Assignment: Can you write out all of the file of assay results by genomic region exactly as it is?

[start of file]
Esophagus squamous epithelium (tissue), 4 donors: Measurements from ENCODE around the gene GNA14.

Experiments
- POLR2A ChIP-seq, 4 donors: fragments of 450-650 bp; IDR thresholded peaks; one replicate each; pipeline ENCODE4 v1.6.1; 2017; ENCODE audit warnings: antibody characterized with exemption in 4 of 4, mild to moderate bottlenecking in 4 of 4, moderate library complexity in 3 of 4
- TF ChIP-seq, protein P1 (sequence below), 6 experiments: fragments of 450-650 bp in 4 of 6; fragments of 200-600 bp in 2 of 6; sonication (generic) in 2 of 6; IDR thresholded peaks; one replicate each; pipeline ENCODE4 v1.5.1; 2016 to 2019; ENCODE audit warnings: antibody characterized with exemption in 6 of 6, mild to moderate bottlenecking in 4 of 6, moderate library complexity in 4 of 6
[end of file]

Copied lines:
Esophagus squamous epithelium (tissue), 4 donors: Measurements from ENCODE around the gene GNA14.

Experiments
- POLR2A ChIP-seq, 4 donors: fragments of 450-650 bp; IDR thresholded peaks; one replicate each; pipeline ENCODE4 v1.6.1; 2017; ENCODE audit warnings: antibody characterized with exemption in 4 of 4, mild to moderate bottlenecking in 4 of 4, moderate library complexity in 3 of 4
- TF ChIP-seq, protein P1 (sequence below), 6 experiments: fragments of 450-650 bp in 4 of 6; fragments of 200-600 bp in 2 of 6; sonication (generic) in 2 of 6; IDR thresholded peaks; one replicate each; pipeline ENCODE4 v1.5.1; 2016 to 2019; ENCODE audit warnings: antibody characterized with exemption in 6 of 6, mild to moderate bottlenecking in 4 of 6, moderate library complexity in 4 of 6